I think a great theoretical question is “what is the price?” That’s true not just of carbon in the climate change context, but it’s true of pretty much any environmental problem because almost all environmental problems are externality issues. I don’t think anyone knows what the “right” price is. The key is to make it expensive enough that people’s behavior changes. Part of the problem in the European trading system is that, both directly and indirectly, they set the price for carbon too low and as a result very little behavior has changed.

Baue: What I’m hearing you say is making it based on science would be an inexact science because it is a dynamic interplay with the marketplace.

Harper: Right. Determining the “right price” is inexact in a number of ways. We don’t know exactly how far we have to reduce our emissions to get to what the right atmospheric concentration or the right trajectory of what carbon emissions should be. In part, that’s something we can never know because that’s a political judgment. There is no bright line that says this is good and that is bad. It is a decision about risk.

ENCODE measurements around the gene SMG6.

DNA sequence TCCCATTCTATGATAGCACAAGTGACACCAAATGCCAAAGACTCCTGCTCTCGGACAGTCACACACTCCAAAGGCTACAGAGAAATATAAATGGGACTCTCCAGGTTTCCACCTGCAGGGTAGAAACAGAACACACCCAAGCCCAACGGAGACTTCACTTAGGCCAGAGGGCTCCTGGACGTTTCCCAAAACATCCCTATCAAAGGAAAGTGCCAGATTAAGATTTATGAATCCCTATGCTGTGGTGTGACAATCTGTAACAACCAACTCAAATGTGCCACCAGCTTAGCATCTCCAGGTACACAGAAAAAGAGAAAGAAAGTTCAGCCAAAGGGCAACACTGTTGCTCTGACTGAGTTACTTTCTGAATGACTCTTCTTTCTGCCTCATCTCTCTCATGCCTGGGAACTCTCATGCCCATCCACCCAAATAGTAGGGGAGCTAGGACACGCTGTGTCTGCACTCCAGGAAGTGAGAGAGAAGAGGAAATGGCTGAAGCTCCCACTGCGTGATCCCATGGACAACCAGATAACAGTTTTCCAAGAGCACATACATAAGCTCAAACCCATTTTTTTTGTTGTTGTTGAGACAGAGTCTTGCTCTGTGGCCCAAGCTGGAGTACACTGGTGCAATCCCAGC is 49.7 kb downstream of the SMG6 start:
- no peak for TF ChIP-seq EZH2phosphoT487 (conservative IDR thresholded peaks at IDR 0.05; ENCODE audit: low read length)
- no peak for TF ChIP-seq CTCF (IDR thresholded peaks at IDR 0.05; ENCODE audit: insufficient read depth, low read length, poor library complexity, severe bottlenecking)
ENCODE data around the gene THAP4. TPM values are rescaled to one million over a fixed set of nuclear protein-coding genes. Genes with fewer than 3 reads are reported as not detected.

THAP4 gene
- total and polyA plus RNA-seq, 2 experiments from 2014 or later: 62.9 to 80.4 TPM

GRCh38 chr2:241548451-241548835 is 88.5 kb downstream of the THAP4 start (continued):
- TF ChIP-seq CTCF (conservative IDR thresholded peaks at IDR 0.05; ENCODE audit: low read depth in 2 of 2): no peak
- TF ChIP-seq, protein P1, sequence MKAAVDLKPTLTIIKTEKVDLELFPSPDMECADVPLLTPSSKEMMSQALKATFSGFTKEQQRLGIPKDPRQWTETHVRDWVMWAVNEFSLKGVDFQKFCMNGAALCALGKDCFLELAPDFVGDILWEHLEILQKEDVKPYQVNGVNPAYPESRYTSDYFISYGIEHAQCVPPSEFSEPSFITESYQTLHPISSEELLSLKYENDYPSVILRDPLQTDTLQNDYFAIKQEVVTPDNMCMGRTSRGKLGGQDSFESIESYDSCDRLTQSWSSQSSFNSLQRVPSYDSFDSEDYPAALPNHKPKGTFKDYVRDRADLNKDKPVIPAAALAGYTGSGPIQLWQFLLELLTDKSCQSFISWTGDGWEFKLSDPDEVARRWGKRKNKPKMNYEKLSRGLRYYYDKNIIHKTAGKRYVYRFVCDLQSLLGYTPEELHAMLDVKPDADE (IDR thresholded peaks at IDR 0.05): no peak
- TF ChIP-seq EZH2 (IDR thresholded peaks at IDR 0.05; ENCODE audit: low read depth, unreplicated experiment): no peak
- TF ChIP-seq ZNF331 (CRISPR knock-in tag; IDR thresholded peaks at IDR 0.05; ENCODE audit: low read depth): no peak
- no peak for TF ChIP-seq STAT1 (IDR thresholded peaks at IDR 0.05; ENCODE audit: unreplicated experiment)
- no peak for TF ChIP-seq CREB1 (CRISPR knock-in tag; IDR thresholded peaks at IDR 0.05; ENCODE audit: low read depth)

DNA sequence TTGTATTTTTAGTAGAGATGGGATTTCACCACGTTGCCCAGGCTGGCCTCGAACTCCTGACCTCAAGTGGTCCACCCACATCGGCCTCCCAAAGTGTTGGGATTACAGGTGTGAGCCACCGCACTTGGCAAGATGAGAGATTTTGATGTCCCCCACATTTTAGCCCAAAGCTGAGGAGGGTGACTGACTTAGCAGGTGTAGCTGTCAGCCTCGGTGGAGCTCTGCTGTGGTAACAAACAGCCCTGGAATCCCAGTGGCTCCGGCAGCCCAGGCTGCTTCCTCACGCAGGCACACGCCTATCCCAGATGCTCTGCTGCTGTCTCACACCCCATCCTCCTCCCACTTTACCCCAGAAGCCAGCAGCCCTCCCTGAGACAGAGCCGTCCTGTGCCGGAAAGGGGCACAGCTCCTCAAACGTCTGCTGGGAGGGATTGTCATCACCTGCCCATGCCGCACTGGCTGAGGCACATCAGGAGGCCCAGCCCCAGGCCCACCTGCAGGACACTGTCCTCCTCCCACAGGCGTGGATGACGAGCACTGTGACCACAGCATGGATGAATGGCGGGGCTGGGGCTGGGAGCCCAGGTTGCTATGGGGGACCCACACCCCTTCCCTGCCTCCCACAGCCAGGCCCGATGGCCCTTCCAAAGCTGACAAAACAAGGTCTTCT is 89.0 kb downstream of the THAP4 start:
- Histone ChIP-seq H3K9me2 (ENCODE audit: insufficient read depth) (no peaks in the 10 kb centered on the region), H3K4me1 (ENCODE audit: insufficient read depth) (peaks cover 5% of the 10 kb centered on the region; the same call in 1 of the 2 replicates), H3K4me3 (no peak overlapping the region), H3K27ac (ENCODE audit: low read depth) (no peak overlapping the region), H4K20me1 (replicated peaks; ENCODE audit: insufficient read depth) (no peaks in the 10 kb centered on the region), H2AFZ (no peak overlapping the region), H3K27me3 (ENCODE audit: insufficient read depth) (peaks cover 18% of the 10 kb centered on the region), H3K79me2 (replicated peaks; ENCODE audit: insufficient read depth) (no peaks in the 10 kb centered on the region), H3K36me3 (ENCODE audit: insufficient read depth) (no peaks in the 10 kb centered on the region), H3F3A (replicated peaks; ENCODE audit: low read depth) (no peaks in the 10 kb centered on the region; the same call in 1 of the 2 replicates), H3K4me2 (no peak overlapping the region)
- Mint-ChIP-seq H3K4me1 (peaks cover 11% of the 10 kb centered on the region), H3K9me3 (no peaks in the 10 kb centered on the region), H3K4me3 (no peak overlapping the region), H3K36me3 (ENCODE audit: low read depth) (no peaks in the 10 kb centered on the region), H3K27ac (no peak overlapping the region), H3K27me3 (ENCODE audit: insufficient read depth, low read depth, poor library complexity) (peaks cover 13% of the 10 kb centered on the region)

There is a lot of uncertainty in the science about if you reduce concentrations to that level, what does that mean in terms of global temperatures and extreme weather events, etc... You start with inexactitude in the science, the fact that the “right” outcome is to a significant degree a political decision, and then you’ve got the question of, once you decide what the goal is, what is the right price to get you to that goal? There’s imprecision involved there, as well.

One of the nice things about cap and trade as opposed to carbon tax is that you set the goal. You can screw it up like the Europeans have. But, assuming you don’t run into problems like that, you can decide as a society that we want to have our total level emissions of carbon, or CO2 equivalent, in the following years to be X and we’re going to ratchet that down by 5 percent every year. You can set up a system that will guarantee that result. As opposed to a carbon tax where you say this is the level we want to get to and we will start with a tax at this per unit of emission and adjust based on experience.